The Socratic Experience (TSE) is a virtual school, grades 3–12, based on my lifetime of creating innovative schools. Someone recently asked how we support our students in developing meaning and purpose. I quickly realized that a tweet was not adequate to explain how deeply we’ve thought about this in our program design.
A felt sense of purpose in a community with a shared sense of meaning is a prerequisite for mental and emotional well-being for most humans. We evolved in tribal structures within which purpose, community, and meaning were so deeply inherent in our lives that they were as invisible to us as is water to fish. Today, unfortunately, many young people are suffering as fish do out of water — flopping around helplessly without the necessary conditions for a flourishing life. Epidemic levels of anxiety, depression, and suicide, exacerbated by social media but following trends that preceded the rise of social media, are one metric of this suffering.
While medications may be a temporary expedient required to keep these young fish alive as their gills gulp for the water they need, ultimately we need to re-introduce them to the water in which they may swim. We need to provide young people with the experience of swimming in a meaningful world in which they are surrounded by peers and adults who recognize and support their sense of meaning, and who support them in leading a purpose-driven life.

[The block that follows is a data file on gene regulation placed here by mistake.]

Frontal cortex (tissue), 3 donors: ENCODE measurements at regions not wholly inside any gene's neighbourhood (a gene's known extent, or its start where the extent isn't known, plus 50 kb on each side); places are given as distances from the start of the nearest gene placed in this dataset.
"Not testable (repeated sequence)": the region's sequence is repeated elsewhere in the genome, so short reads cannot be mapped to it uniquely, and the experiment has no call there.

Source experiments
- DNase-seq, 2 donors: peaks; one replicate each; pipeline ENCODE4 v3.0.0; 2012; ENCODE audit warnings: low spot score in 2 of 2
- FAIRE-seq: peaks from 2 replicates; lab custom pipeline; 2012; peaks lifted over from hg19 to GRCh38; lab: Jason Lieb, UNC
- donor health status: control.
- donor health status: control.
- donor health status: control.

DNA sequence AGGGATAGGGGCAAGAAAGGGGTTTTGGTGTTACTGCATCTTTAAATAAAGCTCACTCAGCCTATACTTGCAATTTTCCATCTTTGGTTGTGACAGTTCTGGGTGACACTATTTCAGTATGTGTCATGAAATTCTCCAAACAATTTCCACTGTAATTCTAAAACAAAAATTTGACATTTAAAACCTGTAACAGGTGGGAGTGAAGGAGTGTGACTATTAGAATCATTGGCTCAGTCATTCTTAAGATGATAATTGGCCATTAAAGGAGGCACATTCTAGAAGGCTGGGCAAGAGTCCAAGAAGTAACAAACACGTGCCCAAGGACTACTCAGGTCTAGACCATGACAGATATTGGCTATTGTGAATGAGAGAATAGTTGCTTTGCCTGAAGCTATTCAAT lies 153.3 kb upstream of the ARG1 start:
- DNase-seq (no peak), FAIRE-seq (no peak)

For many people around the world, traditional religious systems long provided this sense of meaning. In the U.S. and many developed nations, a variety of trends has led to an attenuation in the power of traditional religious beliefs. This diagram by Ryan Burge shows how precipitous the decline has become in the most recent generation:
For some adults, this loss of traditional religious belief has led to nihilism (nothing is meaningful), hedonism (pleasure is the only meaning), or emotivism (my emotions are the only meaningful reality). None of these are ultimately adequate grounds for a flourishing life.
Socratic rationality, the endless practice of asking why we hold each of our beliefs, has been both…